The agency is proposing to remove § 558.15 because it long ago fulfilled its stated purpose of requiring sponsors to submit data regarding the subtherapeutic use of antibiotics on the market at the time of its publication. The safety studies required to be conducted on the products listed at the time the section was issued were completed long ago. In addition, as discussed in section III.D of this document, the agency has a new strategy and concept for assessing the safety of antimicrobial new animal drugs, including subtherapeutic use of antimicrobials in animal feed, with regard to their microbiological effects on bacteria of human health concern. Therefore, the removal of § 558.15 does not mean that studies will no longer be required to assess the consequences of the use of antimicrobials in food-producing animals.

D. The Antibiotic Resistance Issue After Publication of § 558.15

While, at the time of its publication, § 558.15 accurately reflected FDA's basis for assessing the safety of subtherapeutic uses of antibiotics in feed, based on new information and considerable experience, over time FDA developed a new strategy and concept to deal with the issue of antimicrobial resistance. Accordingly, it is useful to review the history of the antimicrobial resistance issue from the time § 558.15 was issued to the present relative to the significance of the removal of § 558.15 on FDA's ability to deal with the issue.

As discussed in section III.A of this document, under § 558.15, FDA received data addressing the subtherapeutic use of antibiotics in animal feed. To assist FDA in assessing the data, the Commissioner asked the agency's National Advisory Food and Drug Committee (NAFDC) to review the data and issues involved and to make recommendations to him on the future use of subtherapeutic antibiotics in animal feeds.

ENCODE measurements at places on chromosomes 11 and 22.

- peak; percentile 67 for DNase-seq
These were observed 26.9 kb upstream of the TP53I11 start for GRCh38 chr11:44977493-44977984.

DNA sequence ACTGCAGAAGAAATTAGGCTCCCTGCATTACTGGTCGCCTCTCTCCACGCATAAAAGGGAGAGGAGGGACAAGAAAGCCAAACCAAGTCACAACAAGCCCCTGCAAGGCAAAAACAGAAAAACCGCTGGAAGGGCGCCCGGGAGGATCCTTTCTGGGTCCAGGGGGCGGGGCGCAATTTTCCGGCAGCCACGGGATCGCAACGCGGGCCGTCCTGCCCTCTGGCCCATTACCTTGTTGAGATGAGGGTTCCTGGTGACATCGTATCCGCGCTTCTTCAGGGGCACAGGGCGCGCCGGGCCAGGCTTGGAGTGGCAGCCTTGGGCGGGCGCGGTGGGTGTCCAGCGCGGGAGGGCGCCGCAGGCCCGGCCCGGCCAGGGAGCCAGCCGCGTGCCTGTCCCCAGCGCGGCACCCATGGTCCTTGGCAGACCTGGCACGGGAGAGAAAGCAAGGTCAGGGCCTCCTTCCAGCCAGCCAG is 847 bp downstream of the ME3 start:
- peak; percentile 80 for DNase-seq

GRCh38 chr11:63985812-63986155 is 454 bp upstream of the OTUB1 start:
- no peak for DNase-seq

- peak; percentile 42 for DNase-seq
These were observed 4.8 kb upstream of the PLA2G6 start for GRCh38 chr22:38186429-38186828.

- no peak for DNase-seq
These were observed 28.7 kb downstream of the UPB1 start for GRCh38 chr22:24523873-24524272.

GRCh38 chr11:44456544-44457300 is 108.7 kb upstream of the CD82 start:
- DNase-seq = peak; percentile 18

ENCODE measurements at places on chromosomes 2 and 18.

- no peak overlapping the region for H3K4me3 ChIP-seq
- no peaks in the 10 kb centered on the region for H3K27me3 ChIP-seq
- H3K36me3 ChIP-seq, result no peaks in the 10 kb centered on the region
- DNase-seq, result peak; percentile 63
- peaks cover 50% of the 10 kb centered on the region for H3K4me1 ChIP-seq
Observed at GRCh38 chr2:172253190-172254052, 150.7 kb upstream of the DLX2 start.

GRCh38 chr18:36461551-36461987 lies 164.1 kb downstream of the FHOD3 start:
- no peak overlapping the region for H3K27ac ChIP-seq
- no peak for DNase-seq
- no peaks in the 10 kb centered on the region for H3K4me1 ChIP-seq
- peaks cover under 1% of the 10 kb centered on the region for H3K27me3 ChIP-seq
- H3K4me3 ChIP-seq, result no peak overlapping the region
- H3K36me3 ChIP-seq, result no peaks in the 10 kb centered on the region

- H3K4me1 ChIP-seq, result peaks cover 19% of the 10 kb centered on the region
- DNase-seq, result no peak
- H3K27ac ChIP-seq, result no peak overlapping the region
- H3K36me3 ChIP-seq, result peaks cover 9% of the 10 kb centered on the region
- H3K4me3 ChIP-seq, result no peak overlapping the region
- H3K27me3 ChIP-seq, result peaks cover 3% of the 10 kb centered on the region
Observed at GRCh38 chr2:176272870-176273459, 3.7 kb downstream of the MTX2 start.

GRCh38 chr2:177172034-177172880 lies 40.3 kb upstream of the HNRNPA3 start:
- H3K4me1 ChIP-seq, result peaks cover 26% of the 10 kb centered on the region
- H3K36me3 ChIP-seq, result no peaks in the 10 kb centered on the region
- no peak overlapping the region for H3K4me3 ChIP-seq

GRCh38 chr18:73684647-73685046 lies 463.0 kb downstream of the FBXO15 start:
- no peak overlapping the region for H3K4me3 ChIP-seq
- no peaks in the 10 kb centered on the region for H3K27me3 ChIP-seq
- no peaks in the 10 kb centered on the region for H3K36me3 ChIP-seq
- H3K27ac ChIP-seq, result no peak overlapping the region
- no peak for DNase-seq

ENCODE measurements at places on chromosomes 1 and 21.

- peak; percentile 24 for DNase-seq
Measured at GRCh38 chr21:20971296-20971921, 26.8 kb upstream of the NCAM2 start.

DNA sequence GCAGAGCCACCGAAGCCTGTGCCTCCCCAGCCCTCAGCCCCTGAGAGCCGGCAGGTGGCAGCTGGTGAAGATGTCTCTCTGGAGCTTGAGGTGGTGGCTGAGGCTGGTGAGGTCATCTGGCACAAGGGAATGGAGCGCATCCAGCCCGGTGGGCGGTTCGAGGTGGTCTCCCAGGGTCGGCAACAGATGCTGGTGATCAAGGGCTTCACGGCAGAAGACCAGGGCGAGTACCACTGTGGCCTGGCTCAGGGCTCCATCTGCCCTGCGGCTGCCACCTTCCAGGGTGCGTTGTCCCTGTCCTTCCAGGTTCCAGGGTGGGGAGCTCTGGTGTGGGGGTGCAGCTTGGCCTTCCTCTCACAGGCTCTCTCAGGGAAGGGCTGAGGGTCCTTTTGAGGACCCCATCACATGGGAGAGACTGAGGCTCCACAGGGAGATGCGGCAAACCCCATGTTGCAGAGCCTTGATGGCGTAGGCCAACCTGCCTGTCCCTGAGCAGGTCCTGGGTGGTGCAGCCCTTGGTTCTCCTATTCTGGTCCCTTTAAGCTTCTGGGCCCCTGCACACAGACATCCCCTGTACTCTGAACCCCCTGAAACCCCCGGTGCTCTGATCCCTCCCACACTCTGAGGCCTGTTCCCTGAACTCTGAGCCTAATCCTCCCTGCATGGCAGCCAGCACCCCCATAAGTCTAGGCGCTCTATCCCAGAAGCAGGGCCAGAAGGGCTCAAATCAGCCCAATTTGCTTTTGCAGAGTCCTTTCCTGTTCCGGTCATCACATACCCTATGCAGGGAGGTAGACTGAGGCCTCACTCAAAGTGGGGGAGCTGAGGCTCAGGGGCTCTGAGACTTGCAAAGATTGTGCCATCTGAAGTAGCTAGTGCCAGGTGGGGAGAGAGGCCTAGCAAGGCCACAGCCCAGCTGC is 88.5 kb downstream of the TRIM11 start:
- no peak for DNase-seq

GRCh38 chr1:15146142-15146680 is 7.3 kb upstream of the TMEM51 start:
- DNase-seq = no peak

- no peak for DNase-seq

In 1977, the NAFDC made its findings known to FDA. The FDA carefully considered the recommendations made by the NAFDC. On August 30, 1977 (42 FR 43770), the Director of the Center for Veterinary Medicine (Director) proposed to revoke all regulations providing for the subtherapeutic use of penicillin alone and in combination with other drugs in animal feeds. Because the National Academy of Sciences National Research Council (NAS/NRC) DESI review concluded that no therapeutic uses of penicillin in animal feed were supported by adequate evidence of effectiveness, he also proposed to revoke all regulations providing for the therapeutic use of penicillin in animal feed. Also, in the Federal Register of August 30, 1977 (42 FR 43772), the Director issued a notice of opportunity for hearing (NOOH) on a proposal to withdraw approval of NADAs for all penicillin-containing premixes intended for use in animal feeds. The NOOH was issued, under section 512(e) of the act (21 U.S.C. 360b(e)), on the grounds that evidence showed that such products have not been shown to be safe, that the applicants failed to establish and maintain records and make reports as required, and that there was a lack of substantial evidence that such products were effective for certain uses.